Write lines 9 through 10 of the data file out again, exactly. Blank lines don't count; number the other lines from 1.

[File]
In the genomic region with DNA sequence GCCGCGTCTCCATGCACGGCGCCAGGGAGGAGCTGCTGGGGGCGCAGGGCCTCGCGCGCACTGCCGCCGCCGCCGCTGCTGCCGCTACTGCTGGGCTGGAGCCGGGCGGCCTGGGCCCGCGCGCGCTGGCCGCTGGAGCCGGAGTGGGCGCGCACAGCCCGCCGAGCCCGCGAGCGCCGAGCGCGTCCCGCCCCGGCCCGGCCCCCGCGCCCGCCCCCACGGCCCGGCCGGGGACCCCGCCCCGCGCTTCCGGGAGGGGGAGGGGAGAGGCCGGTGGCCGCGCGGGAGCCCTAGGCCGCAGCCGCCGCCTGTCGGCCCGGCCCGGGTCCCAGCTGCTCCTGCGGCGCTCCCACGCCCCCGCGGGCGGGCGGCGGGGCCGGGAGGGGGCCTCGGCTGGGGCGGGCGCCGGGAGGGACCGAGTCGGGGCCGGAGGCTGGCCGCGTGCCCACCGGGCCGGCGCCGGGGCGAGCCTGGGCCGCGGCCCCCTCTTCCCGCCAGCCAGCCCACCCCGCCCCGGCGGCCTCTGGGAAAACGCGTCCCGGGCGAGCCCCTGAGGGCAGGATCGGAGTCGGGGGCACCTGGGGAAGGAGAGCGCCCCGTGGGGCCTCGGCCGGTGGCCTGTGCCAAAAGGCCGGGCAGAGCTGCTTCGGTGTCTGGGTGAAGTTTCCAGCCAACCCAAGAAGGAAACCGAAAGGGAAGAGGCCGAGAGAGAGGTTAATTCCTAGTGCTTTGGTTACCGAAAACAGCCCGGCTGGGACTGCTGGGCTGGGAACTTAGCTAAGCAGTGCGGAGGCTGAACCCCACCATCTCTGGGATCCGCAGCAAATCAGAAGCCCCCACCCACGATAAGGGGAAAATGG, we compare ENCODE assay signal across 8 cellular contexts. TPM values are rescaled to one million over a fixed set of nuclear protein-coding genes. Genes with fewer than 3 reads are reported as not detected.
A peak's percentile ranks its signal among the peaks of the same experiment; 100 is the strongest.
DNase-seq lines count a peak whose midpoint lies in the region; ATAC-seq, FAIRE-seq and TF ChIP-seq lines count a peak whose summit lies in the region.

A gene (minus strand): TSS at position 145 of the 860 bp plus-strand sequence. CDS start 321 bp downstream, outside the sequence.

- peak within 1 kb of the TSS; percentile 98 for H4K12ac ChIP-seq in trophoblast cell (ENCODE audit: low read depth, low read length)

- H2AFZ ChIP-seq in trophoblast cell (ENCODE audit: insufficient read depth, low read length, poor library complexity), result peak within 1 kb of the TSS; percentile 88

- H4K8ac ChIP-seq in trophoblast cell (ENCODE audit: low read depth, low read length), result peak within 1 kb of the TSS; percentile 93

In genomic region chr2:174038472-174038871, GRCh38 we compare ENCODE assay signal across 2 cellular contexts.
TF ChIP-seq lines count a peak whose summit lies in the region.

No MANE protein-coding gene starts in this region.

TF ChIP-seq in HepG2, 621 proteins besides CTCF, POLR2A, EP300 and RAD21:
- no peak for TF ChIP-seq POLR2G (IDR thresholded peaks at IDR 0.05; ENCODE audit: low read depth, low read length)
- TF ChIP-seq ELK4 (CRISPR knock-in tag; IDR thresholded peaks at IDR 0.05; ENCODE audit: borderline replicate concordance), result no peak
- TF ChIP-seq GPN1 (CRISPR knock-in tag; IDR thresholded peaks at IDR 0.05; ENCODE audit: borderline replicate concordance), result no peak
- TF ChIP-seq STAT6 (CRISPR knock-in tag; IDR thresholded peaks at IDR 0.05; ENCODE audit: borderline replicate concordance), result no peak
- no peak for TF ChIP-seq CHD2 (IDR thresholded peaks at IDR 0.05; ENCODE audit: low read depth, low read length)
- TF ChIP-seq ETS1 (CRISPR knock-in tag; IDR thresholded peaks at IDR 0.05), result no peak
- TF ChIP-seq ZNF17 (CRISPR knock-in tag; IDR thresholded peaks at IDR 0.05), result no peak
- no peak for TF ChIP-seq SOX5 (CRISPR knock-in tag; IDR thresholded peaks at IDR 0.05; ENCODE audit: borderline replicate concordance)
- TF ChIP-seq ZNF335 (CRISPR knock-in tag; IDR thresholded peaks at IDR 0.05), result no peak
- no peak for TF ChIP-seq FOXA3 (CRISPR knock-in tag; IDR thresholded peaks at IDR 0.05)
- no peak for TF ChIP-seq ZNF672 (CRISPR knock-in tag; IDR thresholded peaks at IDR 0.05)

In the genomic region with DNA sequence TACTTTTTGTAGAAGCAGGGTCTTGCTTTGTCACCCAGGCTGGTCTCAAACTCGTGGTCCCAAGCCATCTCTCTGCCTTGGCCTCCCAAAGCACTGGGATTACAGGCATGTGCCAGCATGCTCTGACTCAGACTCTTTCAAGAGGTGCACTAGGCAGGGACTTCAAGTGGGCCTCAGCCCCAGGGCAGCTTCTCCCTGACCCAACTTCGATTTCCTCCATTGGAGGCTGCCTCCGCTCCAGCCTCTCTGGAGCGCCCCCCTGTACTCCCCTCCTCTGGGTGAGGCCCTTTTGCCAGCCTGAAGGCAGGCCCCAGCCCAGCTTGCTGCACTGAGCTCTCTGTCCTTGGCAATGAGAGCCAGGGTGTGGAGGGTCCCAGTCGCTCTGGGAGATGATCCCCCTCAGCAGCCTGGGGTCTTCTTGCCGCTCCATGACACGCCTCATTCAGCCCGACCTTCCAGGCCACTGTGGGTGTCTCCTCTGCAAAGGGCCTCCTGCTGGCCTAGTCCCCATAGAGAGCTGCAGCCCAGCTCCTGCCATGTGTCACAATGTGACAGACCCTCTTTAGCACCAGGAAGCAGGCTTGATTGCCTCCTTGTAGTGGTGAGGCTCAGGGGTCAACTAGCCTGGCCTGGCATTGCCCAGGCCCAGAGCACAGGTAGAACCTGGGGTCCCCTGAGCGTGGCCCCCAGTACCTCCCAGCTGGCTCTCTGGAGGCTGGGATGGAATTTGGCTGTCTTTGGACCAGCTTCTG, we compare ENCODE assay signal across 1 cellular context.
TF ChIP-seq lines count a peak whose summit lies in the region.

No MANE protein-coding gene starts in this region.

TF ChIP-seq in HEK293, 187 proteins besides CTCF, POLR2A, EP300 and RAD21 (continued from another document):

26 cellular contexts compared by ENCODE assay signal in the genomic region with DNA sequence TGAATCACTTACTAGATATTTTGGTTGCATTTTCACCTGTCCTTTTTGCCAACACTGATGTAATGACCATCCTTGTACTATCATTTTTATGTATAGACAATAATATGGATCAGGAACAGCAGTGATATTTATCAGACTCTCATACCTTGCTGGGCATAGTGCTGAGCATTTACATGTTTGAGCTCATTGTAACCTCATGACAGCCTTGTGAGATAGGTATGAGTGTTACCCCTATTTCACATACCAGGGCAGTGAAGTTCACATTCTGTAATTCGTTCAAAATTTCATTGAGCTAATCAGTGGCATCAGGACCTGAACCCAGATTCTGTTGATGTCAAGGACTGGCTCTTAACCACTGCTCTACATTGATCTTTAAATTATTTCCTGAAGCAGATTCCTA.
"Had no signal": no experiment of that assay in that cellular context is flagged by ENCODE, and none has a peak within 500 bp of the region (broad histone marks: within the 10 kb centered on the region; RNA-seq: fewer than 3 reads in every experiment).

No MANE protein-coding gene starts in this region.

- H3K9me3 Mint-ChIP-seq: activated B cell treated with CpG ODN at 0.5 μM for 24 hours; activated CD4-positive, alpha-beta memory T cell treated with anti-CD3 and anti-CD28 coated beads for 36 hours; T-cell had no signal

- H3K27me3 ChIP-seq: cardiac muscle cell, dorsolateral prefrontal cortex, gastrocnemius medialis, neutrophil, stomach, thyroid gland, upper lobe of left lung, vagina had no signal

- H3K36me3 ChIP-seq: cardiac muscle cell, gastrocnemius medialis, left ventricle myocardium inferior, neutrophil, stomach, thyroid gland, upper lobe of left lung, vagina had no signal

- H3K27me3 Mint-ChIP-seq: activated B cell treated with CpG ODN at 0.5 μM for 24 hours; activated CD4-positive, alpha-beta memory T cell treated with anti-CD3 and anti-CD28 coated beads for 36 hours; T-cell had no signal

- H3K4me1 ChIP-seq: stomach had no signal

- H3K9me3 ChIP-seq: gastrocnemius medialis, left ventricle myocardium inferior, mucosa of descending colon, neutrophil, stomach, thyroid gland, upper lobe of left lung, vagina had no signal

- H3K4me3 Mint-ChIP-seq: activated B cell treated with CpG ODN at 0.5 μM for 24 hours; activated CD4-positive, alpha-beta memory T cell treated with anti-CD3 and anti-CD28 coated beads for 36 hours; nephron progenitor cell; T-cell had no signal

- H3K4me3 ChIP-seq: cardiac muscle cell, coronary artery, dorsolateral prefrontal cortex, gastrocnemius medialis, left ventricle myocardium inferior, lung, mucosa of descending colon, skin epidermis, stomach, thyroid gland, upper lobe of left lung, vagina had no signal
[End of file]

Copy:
TF ChIP-seq lines count a peak whose summit lies in the region.

No MANE protein-coding gene starts in this region.